[LLVMdev] code-owner sporks

Greg Fitzgerald garious at gmail.com
Fri Nov 16 16:39:19 PST 2012

David A. Green wrote:
> I find llvm-commits daunting.  So much that I hesitate to do reviews.
> As Chris commented, I am not very active on that list.  There's a reason
> for that beyond lack of time.

So the goal is to make it easier for a member of the community to
review only commits to a sub-tree that interests them?

Let's say it may or may not be easier for reviewers to monitor the
Pull Requests of a spork than to write a clever filter for
llvm-commits.  And we'll also say that it may or may not be easier for
reviewers to comment on a patch on Github than trying to reference
code blocks in llvm-commits email.  At this point we really don't know
if one solution is better than the other, but we have good reason to
believe Pull Requests might be a big win.  So rather than all the
talk, can we baby-step forward in a noncommittal way?

How about allowing the code owner to add a line to CODE_OWNERS.TXT of
the location to submit patches?  If no location is given, assume
llvm-commits.  If the URI is a Github spork, the contributor should
make a Pull Request.


On Fri, Nov 16, 2012 at 3:50 PM,  <dag at cray.com> wrote:
> Sean Silva <silvas at purdue.edu> writes:
>>> - I have to *remember* I submitted the patch (not hard, but it is a
>>>   cost).
>> If you forgot, the chances are high that the patch was unimportant. I
>> do my development on local git branches, so every time I do `git
>> branch`, I'm reminded. There's really no overhead.
> Every time you have to check it's overhead.  It may be small overhead,
> but it's nonzero.
>>> - I have to save that e-mail from llvm-commits so I can refer to it when
>>>   the inevitable ping is necessary.
>> Maybe you need a better mail-reader? In gmail I just look in my "sent
>> mail" or if I have sent a lot of mail recently I search "is:sent
>> has:attachment". It literally takes 10 seconds.
> Ok, I'll give you this one.  :)
>>> - I have to wade through tons and tons of commit e-mails searching for a
>>>   response to my patch (for some reason the mailing list software often
>>>   breaks threading).  This is a more general problem with the current
>>>   review process, not strictly a timeliness issue.
>> Sounds like you need a better mail reader. I have never heard of this
>> even remotely being a problem in any way, at all, ever.
> Really?  You've never heard comments about the huge volume of mail on
> llvm-commits?  I just read another message about it today.
>>> - I have to send a ping e-mail.
>> Once again, this takes like what, 10 seconds? I find it highly
>> unlikely that 10 seconds is a non-negligible amount of time compared
>> to the time spent coding, building, and testing any non-obvious (i.e.
>> needing review) change.
> Again, it's non-zero.  I have to break out of whatever I'm doing,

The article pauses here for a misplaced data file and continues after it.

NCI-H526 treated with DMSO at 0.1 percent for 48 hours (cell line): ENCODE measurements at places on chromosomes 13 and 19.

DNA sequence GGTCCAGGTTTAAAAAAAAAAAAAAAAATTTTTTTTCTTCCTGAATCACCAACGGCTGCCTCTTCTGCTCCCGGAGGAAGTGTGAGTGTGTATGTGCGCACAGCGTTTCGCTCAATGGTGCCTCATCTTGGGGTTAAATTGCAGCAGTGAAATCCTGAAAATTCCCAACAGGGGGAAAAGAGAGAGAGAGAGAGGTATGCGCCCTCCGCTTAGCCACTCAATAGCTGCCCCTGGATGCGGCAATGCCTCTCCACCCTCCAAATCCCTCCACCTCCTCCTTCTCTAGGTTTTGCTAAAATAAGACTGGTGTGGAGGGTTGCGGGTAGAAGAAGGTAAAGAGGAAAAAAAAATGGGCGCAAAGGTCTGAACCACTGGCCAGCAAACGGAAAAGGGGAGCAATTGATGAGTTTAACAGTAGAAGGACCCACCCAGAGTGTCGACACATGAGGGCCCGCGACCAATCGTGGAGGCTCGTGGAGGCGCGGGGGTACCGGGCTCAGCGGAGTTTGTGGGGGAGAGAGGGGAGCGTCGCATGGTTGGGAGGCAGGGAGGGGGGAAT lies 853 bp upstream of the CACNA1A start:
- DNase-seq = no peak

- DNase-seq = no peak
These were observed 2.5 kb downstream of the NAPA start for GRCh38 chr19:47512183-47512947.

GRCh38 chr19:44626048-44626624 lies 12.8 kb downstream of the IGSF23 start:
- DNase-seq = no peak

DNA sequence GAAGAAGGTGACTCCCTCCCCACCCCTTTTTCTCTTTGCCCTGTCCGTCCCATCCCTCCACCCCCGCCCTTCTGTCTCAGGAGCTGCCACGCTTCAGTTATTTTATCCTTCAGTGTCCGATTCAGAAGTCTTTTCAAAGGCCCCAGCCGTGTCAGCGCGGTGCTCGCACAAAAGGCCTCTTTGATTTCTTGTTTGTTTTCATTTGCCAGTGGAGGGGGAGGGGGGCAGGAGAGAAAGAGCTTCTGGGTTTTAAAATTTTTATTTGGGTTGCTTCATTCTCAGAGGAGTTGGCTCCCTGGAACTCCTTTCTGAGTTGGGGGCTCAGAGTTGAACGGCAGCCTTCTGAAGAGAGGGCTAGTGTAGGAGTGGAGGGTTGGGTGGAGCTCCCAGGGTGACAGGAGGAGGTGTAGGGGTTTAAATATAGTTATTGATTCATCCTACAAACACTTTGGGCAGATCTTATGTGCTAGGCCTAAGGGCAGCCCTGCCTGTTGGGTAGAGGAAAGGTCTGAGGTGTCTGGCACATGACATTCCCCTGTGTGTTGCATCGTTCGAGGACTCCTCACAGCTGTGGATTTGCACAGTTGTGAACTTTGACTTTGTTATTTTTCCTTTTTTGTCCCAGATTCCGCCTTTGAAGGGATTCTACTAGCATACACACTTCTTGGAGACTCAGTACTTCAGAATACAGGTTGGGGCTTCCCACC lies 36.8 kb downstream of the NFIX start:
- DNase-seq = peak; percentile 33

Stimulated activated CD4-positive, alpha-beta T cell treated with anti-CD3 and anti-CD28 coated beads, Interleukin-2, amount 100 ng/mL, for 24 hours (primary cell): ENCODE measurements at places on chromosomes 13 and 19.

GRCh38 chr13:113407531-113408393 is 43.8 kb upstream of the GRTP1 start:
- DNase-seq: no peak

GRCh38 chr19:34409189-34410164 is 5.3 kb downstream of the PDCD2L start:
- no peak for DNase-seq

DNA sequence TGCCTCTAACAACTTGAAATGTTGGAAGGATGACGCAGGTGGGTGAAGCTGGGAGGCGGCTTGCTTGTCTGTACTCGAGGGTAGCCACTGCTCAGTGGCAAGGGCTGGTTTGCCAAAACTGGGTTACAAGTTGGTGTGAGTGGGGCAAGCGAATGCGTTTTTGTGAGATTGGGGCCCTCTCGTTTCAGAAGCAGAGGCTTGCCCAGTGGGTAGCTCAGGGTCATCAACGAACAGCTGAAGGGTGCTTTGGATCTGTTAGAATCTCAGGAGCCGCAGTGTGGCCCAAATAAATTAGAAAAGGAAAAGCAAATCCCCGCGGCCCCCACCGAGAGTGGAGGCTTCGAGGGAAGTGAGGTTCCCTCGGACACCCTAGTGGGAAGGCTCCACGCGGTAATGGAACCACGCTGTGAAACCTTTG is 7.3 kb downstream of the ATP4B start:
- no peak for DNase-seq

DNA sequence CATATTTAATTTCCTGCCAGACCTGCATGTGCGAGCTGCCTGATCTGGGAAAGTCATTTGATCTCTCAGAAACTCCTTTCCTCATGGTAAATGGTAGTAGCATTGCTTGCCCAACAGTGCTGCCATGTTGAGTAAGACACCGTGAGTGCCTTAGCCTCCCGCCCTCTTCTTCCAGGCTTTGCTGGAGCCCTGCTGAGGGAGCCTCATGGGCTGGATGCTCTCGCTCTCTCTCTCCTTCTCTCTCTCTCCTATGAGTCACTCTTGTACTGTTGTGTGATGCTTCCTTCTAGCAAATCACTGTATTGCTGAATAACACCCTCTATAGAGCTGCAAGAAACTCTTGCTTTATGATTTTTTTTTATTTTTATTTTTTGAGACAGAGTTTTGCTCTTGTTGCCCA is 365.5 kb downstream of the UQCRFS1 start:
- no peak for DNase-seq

> context switch and send the mail.
>>> - Now I have to look for responses to *two* e-mails.
>> You definitely need a better mail reader. In every mail reader I've
>> ever seen, both mails get clustered into a thread. Maybe this is the
>> root cause of your vehement dissatisfaction with the current
>> email-based system?
> Even if threads are clustered, one still has to look through tons of
> subject lines to find it.
>> Have you considered the amount of quality code that gets produced with
>> the current process?
> Code quality doesn't reflect how efficient the review system is.  It
> reflects how good the reviewers are and we are fortunate to have
> excellent ones.
> I find llvm-commits daunting.  So much that I hesitate to do reviews.
> As Chris commented, I am not very active on that list.  There's a reason
> for that beyond lack of time.  By definition, making the process simpler
> and more organized should result in less time for reviews and thus
> hopefully more review participation.
>> What kind of improvements can we expect from such a system?
> A one-stop shop for reviewers to find patches.  Something searchable by
> subsystem, file name, etc.  I can't review every patch that goes by but
> I certainly can review patches for files I'm currently working in.  If I
> could start my day by doing a patch search on whatever file I'm
> currently working on, I'd make it a daily practice to do some reviews.
> Right now that is tedious to do with e-mail.
>> Are there advantages that email has over a more structured
>> sort of review system like Phabricator?
> I don't know.  I would like to know if there are any.  I suppose it's
> super convenient to open the list of messages but beyond that I get
> overwhelmed.
>> Are you sure that the bottleneck
>> which causes high review latency isn't elsewhere in the system?
> Of course I'm not sure.  I'm not sure anyone is sure.  :) All I know is
> that there's a problem.
>> Or, as counterintuitive as it may seem, perhaps all of the things you
>> are pointing to as problematic (e.g. review latency, patches getting
>> dropped) are actually *beneficial* (maybe it prevents less-determined
>> people from becoming contributors?
> If that's our goal then I will just say right out it is not a good one.
>                            -David
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